Who’s an elite financial advisor (and where do you rank?)

The cream of the cream of financial advisors typically deliver exceptional and personal service to their affluent clients, an often have social relationships with them.

According to Matt Oechsli of the Oechsli Institute, elite financial advisors are defined as having a minimum of $100 million in assets under management, while 75% have at least $100 million in AUM, and 44% have more than $200 million.

What’s more:

  • 82% have social relationships with their largest 25 clients

  • 61% have a succession plan

  • 28% have acquired new assets from LinkedIn

  • 0% have lost any business to a robo-advisor

At least so far, the elite advisor segment has been dominated by “older” advisors. The Oechsli study reported that 54% of elite advisors were over 50; while 6% were 30 years old or younger. 

Where the Newest $1 Million Clients Came From

Alliance Referrals. Not surprisingly, 78% of top advisors acquired at least one new million-dollar client through referrals from “alliance partners” primarily lawyers and accountants.

Personal Introductions. The same percentage (78%) of new big business came from personal introductory referrals from current clients.

Unsolicited Referrals. More than three-quarters (76%) of all elite advisors gained new business from unsolicited sources – people finding them on the web, from blog posts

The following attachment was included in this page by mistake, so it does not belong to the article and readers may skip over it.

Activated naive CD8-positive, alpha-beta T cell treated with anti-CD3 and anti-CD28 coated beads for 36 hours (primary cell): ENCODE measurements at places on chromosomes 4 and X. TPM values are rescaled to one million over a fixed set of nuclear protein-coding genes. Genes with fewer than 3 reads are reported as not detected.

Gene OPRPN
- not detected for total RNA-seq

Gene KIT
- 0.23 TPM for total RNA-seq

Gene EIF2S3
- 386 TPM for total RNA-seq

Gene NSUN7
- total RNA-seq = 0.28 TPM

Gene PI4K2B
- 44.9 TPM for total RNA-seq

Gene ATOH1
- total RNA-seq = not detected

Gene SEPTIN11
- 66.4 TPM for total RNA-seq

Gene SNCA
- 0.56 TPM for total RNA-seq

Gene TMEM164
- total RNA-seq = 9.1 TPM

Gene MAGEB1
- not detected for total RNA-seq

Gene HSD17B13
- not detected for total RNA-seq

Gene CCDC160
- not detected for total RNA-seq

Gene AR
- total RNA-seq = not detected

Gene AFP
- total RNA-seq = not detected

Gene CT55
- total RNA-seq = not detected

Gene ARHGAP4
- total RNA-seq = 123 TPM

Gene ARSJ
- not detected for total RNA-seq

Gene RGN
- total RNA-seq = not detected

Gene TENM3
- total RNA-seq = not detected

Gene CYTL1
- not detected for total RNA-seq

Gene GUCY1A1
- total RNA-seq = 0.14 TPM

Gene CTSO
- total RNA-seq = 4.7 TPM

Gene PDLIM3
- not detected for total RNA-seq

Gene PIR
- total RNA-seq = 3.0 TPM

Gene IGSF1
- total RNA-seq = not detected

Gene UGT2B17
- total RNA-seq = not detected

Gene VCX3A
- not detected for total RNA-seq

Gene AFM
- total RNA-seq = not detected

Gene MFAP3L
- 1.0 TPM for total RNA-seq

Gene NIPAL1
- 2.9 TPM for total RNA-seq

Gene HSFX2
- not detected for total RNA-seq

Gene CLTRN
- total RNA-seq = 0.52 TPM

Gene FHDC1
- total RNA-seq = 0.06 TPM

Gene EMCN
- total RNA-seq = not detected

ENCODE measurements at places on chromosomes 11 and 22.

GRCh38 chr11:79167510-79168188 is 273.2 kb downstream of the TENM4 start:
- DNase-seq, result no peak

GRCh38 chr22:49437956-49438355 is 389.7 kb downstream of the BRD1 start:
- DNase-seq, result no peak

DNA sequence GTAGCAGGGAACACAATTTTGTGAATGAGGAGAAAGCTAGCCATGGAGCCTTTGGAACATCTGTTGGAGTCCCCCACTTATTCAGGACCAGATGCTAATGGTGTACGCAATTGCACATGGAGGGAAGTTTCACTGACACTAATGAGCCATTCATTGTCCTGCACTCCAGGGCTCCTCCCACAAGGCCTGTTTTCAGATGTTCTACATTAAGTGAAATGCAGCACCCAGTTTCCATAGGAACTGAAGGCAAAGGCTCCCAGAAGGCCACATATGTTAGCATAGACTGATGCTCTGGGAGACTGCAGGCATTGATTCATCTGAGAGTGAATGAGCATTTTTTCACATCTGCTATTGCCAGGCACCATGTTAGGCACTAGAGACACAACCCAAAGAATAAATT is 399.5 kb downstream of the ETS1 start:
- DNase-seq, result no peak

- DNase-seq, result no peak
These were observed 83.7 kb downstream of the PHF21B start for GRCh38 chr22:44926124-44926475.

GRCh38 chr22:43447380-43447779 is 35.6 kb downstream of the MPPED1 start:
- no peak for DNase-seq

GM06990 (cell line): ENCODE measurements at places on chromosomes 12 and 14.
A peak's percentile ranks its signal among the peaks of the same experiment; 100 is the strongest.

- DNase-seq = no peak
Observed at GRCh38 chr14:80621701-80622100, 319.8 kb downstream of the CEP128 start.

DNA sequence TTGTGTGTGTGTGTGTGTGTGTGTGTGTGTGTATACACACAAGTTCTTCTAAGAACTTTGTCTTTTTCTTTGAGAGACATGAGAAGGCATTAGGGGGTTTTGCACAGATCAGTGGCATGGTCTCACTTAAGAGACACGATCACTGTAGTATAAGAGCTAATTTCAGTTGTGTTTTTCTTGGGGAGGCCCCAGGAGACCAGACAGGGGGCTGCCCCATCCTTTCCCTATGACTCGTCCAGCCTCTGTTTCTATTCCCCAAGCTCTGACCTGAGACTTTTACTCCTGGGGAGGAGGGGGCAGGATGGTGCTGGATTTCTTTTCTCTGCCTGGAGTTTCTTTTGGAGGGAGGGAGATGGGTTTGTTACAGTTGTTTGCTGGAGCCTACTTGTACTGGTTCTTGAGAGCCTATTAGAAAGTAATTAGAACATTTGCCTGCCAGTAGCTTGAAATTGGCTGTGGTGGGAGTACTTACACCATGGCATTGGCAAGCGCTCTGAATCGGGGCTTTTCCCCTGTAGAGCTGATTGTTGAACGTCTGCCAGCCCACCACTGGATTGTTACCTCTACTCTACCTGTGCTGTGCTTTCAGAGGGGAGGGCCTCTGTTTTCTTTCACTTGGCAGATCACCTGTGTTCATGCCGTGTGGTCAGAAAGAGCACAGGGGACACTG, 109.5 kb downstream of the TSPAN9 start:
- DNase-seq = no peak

Social Prospecting.  62% of new million dollar clients were sourced from proactive networking and prospecting.

Client Events. 38% of new million dollar-plus clients were the direct result of advisor lunches or dinners with previously prospective clients.

The big drop off: only 14% of new big business came from public seminars, 11% from cold calling (this still works?) and zero, nothing, from direct mail.

Social Media. 11%. A growing number of new big-ticket clients could prove their genealogy from active work on LinkedIn, Twitter, Facebook, and/or Google+.

How Much Marketing Dollars Do Elites Spend?

As a percent of total revenue, according to Oechsli, 5% of elite advisors typically spent less than 1% of their revenue on marketing; nearly one-third of top advisors spent between 1% to 3% of revenue on marketing; three of ten spent between 4% to 6%; less than one in ten spent beween 7% to 9%; and approximately two in ten spent 10% or more of revenue on marketing related activities.

For more information on how to build your book of business, please check out this quick quiz: